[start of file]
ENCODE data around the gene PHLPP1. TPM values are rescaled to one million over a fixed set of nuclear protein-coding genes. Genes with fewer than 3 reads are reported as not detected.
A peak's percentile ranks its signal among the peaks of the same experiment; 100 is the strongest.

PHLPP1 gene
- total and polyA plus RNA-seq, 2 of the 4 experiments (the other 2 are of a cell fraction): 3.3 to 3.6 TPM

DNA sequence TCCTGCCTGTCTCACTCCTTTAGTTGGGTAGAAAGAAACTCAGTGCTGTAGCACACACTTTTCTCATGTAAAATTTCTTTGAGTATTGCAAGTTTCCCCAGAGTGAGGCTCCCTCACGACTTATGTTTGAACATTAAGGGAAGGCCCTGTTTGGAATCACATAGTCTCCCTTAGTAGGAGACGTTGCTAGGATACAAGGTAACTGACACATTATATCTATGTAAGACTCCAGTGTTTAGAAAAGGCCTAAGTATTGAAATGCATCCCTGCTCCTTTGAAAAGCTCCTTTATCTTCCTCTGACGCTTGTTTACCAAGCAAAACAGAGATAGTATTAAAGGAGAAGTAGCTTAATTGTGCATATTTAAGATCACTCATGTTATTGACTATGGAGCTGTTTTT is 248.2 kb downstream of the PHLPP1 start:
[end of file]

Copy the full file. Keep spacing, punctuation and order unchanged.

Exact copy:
ENCODE data around the gene PHLPP1. TPM values are rescaled to one million over a fixed set of nuclear protein-coding genes. Genes with fewer than 3 reads are reported as not detected.
A peak's percentile ranks its signal among the peaks of the same experiment; 100 is the strongest.

PHLPP1 gene
- total and polyA plus RNA-seq, 2 of the 4 experiments (the other 2 are of a cell fraction): 3.3 to 3.6 TPM

DNA sequence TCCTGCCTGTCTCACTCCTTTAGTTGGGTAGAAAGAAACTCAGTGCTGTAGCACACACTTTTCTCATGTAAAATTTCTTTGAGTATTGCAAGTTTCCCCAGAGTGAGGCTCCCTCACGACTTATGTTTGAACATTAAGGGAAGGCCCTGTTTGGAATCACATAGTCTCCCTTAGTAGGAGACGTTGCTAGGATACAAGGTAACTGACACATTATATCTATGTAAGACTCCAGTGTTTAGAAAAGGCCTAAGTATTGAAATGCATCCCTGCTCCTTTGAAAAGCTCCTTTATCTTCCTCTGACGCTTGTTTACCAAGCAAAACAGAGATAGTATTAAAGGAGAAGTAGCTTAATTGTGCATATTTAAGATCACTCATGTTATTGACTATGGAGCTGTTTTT is 248.2 kb downstream of the PHLPP1 start: